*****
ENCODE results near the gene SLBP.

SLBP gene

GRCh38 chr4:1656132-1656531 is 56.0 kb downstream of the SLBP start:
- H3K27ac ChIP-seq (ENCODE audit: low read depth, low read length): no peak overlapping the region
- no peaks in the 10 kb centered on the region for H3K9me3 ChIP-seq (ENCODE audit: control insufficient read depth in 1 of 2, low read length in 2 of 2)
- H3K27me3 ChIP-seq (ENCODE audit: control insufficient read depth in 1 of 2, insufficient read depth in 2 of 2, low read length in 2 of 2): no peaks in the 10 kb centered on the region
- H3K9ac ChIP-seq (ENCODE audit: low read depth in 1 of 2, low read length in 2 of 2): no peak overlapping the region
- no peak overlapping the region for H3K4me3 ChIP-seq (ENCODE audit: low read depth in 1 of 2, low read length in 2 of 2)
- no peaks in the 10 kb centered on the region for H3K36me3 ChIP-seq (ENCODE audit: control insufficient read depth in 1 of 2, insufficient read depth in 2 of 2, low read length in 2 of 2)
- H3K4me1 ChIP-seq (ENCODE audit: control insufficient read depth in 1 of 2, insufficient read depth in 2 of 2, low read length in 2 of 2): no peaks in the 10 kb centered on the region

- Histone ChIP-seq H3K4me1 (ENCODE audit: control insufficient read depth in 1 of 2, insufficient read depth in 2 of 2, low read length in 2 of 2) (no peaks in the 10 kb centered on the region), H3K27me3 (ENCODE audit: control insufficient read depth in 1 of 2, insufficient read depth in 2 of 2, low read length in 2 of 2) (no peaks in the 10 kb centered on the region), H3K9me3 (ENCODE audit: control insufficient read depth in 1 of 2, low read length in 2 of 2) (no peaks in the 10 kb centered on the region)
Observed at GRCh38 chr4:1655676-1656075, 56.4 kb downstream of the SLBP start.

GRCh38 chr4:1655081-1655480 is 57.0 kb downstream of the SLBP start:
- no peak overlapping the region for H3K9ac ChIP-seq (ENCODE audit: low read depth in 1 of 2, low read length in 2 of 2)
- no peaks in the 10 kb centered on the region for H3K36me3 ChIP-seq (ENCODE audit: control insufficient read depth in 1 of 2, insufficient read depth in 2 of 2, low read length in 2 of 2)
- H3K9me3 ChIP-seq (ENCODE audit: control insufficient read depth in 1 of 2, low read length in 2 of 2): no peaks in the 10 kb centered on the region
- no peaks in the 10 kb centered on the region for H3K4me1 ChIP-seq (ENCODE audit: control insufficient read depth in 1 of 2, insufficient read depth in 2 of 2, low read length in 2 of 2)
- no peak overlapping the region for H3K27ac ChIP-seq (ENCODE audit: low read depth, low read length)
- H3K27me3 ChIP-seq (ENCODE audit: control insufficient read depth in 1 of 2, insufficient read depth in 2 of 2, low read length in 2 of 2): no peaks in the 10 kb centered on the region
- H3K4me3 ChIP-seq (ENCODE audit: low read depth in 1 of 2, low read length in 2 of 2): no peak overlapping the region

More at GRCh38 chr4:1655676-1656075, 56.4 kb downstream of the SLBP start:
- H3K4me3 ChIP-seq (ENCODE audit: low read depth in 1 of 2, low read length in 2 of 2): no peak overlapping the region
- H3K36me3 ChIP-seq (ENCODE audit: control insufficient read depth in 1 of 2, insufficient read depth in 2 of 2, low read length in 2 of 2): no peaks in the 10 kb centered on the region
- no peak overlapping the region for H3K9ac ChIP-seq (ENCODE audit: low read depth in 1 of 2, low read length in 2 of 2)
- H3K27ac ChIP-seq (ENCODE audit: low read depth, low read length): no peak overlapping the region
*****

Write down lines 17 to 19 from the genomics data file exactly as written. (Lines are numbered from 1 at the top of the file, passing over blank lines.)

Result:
- no peaks in the 10 kb centered on the region for H3K4me1 ChIP-seq (ENCODE audit: control insufficient read depth in 1 of 2, insufficient read depth in 2 of 2, low read length in 2 of 2)
- no peak overlapping the region for H3K27ac ChIP-seq (ENCODE audit: low read depth, low read length)
- H3K27me3 ChIP-seq (ENCODE audit: control insufficient read depth in 1 of 2, insufficient read depth in 2 of 2, low read length in 2 of 2): no peaks in the 10 kb centered on the region